Today’s Wonder of the Day was inspired by Sophie from AL. Sophie Wonders, “What does Grasnick mean” Thanks for WONDERing with us, Sophie!

Do you like social studies? Learning about the past can be so much fun. It’s great to learn about where we’ve been and how the past shapes the future.

Of course, it can be hard to remember lots of dates. Not to mention all those names! George Washington. Amelia Earhart. Malcolm X. Eleanor Roosevelt. Rosa Parks. Benjamin Franklin. 

How did all those people get those last names? Actually, how did you get your last name? Have you ever WONDERed about that?

Your last name may have come from your parents. But where did they get it? If you keep tracing things back in time, your last name had to start somewhere, right? So how did that work?

Many modern American last names — also called surnames — can be traced back to medieval Europe. That’s because when Europeans colonized North America, they brought their last names with them.

In the Middle Ages, most Europeans lived in small villages separated by large areas of farmland. People rarely met those from other villages. Everyone knew everyone else in their village, so there wasn’t really a need for last names.

Over time, though, villages and populations grew. People traveled more. They traded with other places. Soon, they needed a way to tell the difference between people with the same name.  Last names started as a way to separate one “John” from another “John.”

Last names had many sources. However, they can be put into four groups: patronymic, locative, occupational or status, and nicknames. The first surnames were quite simple. They became more diverse and complex over the years.

Patronymic names identify people as their fathers’ children. For example, a father named Richard might have a daughter named Brooke. She might have become known as Brooke Richards.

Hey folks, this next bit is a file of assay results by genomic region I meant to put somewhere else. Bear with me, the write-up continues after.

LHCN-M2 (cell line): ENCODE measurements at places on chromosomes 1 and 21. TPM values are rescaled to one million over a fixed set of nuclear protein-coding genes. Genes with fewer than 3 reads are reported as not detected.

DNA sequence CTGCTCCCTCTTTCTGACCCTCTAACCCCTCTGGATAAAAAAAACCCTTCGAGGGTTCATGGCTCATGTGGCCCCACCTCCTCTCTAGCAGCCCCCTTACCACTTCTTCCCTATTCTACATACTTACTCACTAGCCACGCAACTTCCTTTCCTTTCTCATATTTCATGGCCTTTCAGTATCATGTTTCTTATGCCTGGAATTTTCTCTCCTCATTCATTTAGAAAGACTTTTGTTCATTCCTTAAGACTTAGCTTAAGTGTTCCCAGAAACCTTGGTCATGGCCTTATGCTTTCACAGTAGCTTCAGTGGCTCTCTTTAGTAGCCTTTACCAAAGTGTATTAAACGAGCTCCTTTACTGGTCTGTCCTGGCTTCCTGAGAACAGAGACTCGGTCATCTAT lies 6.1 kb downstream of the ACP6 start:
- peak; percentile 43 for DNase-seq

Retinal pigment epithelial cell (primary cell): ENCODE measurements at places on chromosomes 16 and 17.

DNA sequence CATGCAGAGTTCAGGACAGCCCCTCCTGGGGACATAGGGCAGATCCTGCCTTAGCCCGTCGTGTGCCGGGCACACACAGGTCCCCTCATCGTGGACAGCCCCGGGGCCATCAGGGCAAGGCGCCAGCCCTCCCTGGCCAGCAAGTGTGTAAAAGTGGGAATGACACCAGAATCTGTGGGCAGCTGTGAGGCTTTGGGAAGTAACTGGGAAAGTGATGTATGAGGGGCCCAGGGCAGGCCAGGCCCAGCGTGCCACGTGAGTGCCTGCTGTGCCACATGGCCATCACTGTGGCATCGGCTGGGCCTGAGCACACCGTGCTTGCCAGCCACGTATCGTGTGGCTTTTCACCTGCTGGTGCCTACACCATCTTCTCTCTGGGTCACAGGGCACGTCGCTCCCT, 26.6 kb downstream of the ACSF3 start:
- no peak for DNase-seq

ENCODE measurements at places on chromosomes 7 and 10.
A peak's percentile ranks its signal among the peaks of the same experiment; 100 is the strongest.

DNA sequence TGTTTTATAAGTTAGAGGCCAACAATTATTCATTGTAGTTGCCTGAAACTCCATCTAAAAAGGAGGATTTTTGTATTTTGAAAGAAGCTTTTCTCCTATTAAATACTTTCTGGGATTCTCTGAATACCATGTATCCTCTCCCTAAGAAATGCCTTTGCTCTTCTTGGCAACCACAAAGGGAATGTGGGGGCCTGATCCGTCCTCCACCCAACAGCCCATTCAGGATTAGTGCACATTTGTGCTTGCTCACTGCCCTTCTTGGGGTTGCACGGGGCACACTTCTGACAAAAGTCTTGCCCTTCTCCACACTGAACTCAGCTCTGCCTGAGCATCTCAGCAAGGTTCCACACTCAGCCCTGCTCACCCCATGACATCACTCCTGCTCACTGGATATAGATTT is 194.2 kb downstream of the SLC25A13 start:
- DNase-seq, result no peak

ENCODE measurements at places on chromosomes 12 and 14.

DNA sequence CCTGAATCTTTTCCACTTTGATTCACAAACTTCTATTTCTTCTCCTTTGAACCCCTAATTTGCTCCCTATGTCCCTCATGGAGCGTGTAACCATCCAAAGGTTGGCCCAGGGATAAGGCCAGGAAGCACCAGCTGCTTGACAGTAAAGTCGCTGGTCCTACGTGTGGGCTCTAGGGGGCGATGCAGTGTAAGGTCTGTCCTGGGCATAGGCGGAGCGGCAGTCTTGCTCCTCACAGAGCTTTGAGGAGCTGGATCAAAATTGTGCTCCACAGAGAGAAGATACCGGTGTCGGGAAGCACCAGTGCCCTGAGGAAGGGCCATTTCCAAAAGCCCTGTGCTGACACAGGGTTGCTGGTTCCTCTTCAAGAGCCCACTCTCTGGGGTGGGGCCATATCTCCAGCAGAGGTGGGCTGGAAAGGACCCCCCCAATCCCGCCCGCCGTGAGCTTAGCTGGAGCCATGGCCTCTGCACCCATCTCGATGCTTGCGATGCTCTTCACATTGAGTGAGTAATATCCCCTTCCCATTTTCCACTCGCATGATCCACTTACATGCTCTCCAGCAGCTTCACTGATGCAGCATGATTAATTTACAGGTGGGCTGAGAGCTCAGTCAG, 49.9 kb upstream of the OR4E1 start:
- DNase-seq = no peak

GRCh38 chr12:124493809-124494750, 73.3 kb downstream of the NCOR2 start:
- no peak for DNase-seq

Likewise, a father named John might have adopted a son named Stephen. Stephen may have gone by the name Stephen Johnson. That would mean he was the Stephen who was John’s son.

Locative surnames identify people based on where they were born, lived, or worked. For example, Sara York was probably the Sara who lived in the town of York. Locative names could also refer to a land feature. Theodore Underhill or Karen Atwood probably got their names from references to hills or woods near where they lived.

Occupational or status names were also common. They were based on jobs or social status. Andrea Baker was probably the Andrea in the village who was a baker. Robert Knight might have chosen his surname to reflect his social standing as a knight.

Other common last names were based on nicknames. These were usually words that described a person in some way. These may have been based on size (long, short, little) or a personality characteristic (stout, stern, jolly).

Of course, surnames are used differently in many parts of the world. Across much of Asia and Africa, the surname isn’t called the “last name.” That’s because it usually comes first when written or spoken, before the given name. Chinese surnames were also originally passed down by mothers; this changed to fathers in the 17th Century. 

Where did your last name come from? Could it have been a distant ancestor’s occupation? Maybe it tells you what your great-great-great-great grandparents looked like! Today, some people even create their own last names to fit their personalities or beliefs. Whatever your last name is, there’s definitely a story behind it. Do some digging and find out what it is!

Standards: CCRA.L.3, CCRA.L.6, CCRA.R.4, CCRA.R.1, CCRA.R.2, CCRA.R.10, CCRA.SL.1

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